Why diets fail.

Why diets fail.

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Why diets fail.

Posted on Nov 17 2011 at 09:32:23 AM in Diet & Nutrition

Obesity and weight gain is the symptom or outcome of dietary mismanagement over a long period of time.

Diets can only be classed as failed only if the following occur:

1 failure to lose any weight by not following in any way the plan set

2 weight gain or no weight lost through lack of understanding on what calories and food group portions you require

3 non-nutritional complete plans which are simply not healthy you must avoid. These diets fail simply because they are not safe.

Any person that has lost even a tiny amount of weight compared to that required has been "successful", and it must be noted that weight loss doesn't have to occur in one go (although best outcomes are often seen in those that do lose all the weight required in one attempt) but can be achieved over a step-down approach. Full diet success is when you have reached the target weight you have set, not reaching target weight is a failure to see the plan through to the end point, and failure of a diet is not measured by putting on weight afterwards.

What is a diet?

A diet is simply a plan set that allows the person to decrease the amount of calories consumed so that weight loss occurrs over a length of time. Diets must however be fully balanced nutritionally, in that it must deliver somehow the correct vitamins, minerals, food groups, fibre and water that you require to be healthy.

There is no actual calorific requirement that a diet has to incorporate, except that the afore-mentioned nutrition (health) requirement will come at a "calorie cost". This usually equates to 400 to 500 Calories (Kcal) for optimal nutrition at the lowest possible calorie composition of a daily diet plan, which can be seen when a Very Low Calorie Diet is used. This particular type of dieting, seen with the Waistaway Sure plan (Lipotrim Total Food Replacement Pharmacy Programme), will result in a large calorie gap being maintained over the total time of dieting, resulting in rapid and sustainable weight loss. It forces a mild ketosis which blunts hunger and reduces the drive for food that diets usually result in.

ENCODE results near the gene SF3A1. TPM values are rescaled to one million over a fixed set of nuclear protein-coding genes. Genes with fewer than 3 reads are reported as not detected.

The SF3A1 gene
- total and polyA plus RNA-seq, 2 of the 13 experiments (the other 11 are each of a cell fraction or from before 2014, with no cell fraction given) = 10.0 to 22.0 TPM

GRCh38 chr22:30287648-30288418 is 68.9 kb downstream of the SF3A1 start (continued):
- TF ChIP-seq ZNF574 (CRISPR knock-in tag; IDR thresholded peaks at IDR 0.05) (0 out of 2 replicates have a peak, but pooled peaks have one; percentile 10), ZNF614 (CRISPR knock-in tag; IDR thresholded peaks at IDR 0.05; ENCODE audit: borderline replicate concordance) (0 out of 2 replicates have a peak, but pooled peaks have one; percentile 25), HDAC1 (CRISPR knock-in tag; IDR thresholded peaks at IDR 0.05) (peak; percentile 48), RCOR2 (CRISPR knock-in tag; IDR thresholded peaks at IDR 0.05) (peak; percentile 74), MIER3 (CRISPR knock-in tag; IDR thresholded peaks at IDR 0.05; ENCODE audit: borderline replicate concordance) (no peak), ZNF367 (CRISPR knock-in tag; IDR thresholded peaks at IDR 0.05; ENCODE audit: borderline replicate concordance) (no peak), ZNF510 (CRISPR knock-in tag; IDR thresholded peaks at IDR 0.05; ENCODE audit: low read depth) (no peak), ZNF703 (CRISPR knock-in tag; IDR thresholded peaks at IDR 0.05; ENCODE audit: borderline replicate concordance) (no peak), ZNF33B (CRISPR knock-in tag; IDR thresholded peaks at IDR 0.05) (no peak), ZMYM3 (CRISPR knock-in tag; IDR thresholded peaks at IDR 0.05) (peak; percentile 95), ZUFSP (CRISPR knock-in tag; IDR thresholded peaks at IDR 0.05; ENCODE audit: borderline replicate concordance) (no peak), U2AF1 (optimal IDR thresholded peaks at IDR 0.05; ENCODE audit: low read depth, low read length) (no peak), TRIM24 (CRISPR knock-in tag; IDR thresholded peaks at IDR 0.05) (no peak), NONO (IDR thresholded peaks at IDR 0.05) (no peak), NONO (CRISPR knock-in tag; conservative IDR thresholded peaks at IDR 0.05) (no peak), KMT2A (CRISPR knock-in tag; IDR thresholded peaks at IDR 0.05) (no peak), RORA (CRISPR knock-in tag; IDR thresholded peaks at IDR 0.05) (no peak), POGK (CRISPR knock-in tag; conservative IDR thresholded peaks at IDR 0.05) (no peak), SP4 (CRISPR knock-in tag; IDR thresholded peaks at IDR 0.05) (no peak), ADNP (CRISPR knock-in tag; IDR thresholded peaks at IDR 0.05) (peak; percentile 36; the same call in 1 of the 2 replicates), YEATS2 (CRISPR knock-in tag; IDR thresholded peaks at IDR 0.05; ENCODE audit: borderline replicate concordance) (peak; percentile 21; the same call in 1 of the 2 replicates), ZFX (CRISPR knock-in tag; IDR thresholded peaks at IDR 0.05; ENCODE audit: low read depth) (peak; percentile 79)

Other classes of diets fall under the calorie controlled bracket , including the majority of diets that we have all heard of and those diets we do ourselves, cutting this or that out. This is all dieting and the notionm that there is the dietless diet is a myth. There is a consensus however that if you are looking at a normal calorie restricted diet then to enable full nutrition to occur on a daily basis you are looking at the 1000Kcal mark, unless you are being supervised by a suitably qualified health professional (as in the case of the Waistaway Flex plan).

Once you have lost the weight, and this in itself is hard to achieve due to the longevity of the task a lot of people have to undertake, it is paramount that we look back at the initial problem:

The weight you have lost wasn't the result of a "failed diet" (we were not born over-weight or obese) but the result of a long term mismanagement of your dietary intake in the first place.

This could have happened early on in your life or can have happened at any time in teenage years or in adulthood. Now whether you have lost some or all of the weight you needed to, you must look at the next step and that is life-long weight management. It is not easy so don't underestimate what you need to do from now on. Weight management is just as much a set plan as your diet was, the problem for you is that you have to keep up this work for the rest of your life, rather than the few weeks, months or in some cases years you were on your diet.

Diets do not fail. It is the person's failure to suitably modify their lifestyle and calorie intake that causes weight gain after dieting and so it is the fault of incorrect long-term weight management not the diet.

Long term weight management is difficult to acheive, and it is easy to get into bad habits very early on, mis-understand the calorie intake levels you need every day, and it is very easy to think that after one month with no weight gain, everything will be fine. Be aware:

Putting on a quarter of a pound a week will result in a weight gain of just under a stone of weight in a year.

This highlights the difficulty for all of us when it comes to maintaining our weight so please get in touch if you need any help or advice on weight loss or weight management now.

  Article Information
Created: Nov 17 2011 at 09:32:23 AM
Updated: Nov 17 2011 at 09:32:23 AM
Language: English

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